College Debt: Don't Borrow More Than $27,000

Last Updated Feb 17, 2010 2:24 PM EST

High school seniors tend to turn their brains off when it comes to paying for college. They're so excited when the college acceptance letters begin arriving that they overlook how they will juggle the tab.

In my last post, I focused on how much college debt parents should shoulder. But an equally important question is how much students should be borrowing through college loans.

As far as I'm concerned the amount of college debt that students should tackle is a lot easier to pinpoint. I'd argue that students should take out no more than $27,000 worth of college loans. Here's why:

Students are less likely to get into financial trouble if they exclusively use federal student loans and sticking with federal loans will automatically restrict the amount a student can borrow. That's because the federal government imposes yearly student loan limits. Most students will be borrowing through the Stafford Loan program.

Here are the current maximum Stafford Loan amounts:
  • Freshmen: $5,500
  • Sophomore: $6,500
  • Junior: $7,500
  • Senior: $7,500
A student who sticks exclusively with Stafford loans based on the current loan amounts could borrow no more than $27,000.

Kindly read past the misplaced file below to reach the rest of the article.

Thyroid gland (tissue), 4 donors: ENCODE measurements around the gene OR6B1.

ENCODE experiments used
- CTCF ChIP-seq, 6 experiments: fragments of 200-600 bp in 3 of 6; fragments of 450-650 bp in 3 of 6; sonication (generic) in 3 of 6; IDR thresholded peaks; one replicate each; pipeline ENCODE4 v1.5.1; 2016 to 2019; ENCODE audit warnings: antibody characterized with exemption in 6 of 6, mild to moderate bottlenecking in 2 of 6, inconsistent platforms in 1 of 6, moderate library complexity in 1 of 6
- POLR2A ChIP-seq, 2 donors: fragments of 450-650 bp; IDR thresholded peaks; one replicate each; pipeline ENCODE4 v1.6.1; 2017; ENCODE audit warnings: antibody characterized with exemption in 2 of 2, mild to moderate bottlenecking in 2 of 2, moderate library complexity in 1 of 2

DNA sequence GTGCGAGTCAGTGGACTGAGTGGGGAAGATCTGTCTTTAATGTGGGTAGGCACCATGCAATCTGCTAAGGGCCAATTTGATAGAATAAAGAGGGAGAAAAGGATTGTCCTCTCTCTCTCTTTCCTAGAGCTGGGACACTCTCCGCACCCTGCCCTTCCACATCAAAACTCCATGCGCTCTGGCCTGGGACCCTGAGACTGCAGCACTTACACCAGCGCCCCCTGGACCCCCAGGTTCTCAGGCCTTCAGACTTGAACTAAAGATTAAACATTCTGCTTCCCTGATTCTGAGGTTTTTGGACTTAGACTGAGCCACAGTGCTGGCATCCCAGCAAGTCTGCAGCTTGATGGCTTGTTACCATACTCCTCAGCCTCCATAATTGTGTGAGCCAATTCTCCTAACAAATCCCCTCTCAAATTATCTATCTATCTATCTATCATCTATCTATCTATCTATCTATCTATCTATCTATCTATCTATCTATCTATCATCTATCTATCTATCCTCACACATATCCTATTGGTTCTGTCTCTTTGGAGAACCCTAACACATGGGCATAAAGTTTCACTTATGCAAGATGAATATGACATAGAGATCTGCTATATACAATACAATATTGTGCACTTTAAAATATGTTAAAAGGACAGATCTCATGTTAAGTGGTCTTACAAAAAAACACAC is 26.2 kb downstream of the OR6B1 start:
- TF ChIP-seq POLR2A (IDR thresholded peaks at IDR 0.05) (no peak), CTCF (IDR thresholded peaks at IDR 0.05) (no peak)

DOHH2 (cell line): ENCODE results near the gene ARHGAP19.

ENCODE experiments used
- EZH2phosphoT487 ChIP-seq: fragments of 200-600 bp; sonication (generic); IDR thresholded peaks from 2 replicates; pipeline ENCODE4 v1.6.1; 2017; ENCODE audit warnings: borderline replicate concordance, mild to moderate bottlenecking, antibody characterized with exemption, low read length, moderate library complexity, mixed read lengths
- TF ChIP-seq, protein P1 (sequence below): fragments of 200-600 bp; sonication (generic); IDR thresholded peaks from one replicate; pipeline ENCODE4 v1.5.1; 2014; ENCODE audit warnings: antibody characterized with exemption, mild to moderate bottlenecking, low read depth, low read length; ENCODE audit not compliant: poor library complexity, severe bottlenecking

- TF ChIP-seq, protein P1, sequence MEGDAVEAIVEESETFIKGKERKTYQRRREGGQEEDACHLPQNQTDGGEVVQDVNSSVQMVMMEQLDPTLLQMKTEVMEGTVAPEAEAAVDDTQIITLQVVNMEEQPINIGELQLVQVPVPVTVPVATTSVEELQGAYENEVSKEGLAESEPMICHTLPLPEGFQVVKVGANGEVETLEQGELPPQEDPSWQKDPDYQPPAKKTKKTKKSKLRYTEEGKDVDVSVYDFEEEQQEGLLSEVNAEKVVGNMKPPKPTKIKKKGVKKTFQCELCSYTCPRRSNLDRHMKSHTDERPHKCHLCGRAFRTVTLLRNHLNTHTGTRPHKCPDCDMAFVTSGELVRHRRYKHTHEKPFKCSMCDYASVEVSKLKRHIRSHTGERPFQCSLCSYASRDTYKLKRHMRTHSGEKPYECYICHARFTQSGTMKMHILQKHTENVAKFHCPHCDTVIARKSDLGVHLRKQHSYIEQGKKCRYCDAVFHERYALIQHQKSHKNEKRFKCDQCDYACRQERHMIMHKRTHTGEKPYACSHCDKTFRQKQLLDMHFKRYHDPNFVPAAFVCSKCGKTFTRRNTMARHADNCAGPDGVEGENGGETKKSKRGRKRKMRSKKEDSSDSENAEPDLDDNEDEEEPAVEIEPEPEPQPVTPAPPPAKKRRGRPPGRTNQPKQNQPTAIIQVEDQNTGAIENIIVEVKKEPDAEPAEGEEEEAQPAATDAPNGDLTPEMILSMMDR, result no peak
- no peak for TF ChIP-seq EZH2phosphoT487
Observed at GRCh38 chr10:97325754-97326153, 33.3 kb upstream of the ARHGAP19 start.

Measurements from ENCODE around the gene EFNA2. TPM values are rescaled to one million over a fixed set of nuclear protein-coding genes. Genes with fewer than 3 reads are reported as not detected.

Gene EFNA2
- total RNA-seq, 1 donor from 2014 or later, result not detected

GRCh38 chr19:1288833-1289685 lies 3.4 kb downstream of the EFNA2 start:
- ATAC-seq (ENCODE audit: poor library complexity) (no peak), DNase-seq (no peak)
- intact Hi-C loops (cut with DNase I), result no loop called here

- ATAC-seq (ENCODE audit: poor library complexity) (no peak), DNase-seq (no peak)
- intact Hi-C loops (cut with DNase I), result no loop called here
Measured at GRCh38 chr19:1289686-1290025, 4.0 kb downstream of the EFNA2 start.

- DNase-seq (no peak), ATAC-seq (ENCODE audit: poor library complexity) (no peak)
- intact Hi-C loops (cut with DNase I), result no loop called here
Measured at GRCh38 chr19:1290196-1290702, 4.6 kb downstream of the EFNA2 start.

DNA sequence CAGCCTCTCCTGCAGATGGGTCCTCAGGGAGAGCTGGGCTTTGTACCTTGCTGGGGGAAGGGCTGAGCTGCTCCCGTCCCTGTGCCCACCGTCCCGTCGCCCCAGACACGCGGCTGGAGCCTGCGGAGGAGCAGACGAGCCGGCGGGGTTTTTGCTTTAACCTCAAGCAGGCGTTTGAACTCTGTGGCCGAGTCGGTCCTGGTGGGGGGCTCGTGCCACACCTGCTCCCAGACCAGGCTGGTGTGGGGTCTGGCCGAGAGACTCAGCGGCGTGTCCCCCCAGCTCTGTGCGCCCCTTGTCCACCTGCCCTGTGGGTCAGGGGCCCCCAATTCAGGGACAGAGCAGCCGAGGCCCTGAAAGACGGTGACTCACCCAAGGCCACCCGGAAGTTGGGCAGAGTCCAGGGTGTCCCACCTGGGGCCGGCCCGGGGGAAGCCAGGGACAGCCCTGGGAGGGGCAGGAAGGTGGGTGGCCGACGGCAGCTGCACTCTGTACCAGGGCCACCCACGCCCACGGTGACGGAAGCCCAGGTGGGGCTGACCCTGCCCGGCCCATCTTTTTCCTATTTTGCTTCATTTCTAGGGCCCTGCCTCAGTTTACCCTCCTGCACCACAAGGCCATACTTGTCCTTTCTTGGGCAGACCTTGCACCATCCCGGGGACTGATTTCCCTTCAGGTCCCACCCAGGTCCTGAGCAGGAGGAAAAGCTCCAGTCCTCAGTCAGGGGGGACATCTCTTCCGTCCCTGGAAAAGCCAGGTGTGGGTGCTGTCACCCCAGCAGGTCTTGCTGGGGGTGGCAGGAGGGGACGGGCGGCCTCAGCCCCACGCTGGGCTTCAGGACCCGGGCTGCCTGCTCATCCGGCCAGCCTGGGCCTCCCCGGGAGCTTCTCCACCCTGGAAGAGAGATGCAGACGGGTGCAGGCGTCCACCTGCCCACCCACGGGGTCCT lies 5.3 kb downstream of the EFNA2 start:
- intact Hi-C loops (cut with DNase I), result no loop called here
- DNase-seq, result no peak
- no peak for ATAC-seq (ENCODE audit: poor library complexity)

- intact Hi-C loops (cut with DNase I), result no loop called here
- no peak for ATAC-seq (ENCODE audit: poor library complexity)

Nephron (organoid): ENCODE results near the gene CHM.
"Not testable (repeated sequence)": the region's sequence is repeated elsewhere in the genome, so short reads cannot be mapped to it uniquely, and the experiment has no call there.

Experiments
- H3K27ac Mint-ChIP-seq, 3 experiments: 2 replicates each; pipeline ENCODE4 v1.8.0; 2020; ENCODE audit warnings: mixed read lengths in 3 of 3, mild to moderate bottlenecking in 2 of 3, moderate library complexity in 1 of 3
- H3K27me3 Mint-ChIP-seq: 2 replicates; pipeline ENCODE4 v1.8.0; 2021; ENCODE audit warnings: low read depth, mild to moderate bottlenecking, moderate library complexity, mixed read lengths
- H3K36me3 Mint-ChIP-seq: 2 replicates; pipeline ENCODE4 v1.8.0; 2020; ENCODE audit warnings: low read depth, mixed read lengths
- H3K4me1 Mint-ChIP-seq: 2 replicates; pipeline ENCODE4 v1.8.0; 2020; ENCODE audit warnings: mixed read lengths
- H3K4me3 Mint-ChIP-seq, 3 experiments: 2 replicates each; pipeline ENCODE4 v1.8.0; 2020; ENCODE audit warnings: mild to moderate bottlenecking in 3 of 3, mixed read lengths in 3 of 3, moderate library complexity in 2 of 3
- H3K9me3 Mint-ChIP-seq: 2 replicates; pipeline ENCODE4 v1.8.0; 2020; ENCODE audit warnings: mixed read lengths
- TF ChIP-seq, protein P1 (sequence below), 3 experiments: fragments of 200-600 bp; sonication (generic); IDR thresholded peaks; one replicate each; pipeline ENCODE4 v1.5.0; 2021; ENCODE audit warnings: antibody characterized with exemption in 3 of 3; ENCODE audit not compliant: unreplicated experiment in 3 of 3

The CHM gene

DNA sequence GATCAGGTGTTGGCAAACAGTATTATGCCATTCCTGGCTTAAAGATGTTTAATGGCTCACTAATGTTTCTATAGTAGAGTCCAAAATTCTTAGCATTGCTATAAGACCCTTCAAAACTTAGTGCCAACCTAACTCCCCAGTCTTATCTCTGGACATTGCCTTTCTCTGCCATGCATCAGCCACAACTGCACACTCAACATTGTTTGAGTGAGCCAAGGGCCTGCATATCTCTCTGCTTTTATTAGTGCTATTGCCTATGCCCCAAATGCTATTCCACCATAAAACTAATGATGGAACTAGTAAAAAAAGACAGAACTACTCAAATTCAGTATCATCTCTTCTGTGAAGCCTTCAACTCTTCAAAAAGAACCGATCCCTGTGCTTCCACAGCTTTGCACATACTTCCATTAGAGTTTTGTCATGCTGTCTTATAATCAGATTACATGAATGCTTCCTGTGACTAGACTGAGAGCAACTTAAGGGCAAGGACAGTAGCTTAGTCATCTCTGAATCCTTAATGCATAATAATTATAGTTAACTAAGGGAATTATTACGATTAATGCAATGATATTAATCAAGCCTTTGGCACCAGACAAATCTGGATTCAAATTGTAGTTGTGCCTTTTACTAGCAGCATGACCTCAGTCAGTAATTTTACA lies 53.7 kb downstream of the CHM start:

The alternative to federal loans are private student loans, which are scary. The interest rates on private college loans are variable and the starting interest rates for some students can be far higher than federal loan rates. What's more students don't get the protections that federal loans offer such as income-based repayment and public service loan forgiveness programs.

Here's the bottom line: If students can't attend the college of their dreams by borrowing just $27,000, they may want to look at their other college options. Down the road, they will probably be glad they did.

Lynn O'Shaughnessy is the author of The College Solution, an Amazon bestseller. Follow her on Twitter.
Federal student loan image by tenaciousme. CC 2.0.

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